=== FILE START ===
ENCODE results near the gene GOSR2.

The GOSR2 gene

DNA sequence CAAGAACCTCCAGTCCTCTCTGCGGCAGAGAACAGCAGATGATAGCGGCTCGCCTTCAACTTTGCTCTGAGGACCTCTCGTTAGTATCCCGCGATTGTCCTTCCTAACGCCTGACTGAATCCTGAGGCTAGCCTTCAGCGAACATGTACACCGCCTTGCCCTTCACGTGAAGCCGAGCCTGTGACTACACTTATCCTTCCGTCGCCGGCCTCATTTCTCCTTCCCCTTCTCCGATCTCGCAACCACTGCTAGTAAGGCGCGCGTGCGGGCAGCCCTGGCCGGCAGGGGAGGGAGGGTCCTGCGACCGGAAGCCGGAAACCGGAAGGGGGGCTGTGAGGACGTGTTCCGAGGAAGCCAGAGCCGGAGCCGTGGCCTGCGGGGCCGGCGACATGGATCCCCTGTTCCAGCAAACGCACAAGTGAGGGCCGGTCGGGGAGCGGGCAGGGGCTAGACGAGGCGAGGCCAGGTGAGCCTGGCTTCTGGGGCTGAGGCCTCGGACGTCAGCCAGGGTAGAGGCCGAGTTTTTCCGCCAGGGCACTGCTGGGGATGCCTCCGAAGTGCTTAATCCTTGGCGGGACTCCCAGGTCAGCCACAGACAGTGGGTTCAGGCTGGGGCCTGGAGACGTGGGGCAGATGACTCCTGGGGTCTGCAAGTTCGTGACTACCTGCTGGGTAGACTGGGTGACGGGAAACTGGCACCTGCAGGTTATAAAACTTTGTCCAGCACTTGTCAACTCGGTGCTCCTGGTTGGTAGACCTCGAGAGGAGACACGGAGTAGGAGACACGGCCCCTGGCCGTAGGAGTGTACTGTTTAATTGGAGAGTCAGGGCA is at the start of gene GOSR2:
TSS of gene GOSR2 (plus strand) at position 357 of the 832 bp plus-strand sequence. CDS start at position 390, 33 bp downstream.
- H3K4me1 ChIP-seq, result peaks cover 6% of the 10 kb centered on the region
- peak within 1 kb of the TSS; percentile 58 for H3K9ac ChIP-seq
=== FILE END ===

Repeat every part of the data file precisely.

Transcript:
ENCODE results near the gene GOSR2.

The GOSR2 gene

DNA sequence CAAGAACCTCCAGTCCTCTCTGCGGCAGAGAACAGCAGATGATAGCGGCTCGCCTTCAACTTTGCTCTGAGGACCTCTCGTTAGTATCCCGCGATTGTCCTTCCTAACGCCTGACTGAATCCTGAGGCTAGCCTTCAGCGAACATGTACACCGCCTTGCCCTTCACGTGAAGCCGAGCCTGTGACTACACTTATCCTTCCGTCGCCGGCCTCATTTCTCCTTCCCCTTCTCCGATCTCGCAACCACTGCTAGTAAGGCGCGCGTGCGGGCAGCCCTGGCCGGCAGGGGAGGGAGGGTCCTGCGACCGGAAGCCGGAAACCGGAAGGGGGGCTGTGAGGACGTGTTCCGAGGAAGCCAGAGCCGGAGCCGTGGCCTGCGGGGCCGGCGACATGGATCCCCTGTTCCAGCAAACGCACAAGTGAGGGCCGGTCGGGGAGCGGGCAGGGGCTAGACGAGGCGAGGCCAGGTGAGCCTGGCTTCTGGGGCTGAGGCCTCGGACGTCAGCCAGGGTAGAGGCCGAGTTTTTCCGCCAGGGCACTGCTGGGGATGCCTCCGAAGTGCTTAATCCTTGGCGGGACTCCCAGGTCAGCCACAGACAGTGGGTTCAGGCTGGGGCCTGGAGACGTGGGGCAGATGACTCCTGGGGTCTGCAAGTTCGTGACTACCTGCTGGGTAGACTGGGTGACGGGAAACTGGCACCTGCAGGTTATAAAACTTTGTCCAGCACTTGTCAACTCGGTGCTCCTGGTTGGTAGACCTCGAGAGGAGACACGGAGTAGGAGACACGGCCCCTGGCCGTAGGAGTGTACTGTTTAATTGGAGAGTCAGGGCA is at the start of gene GOSR2:
TSS of gene GOSR2 (plus strand) at position 357 of the 832 bp plus-strand sequence. CDS start at position 390, 33 bp downstream.
- H3K4me1 ChIP-seq, result peaks cover 6% of the 10 kb centered on the region
- peak within 1 kb of the TSS; percentile 58 for H3K9ac ChIP-seq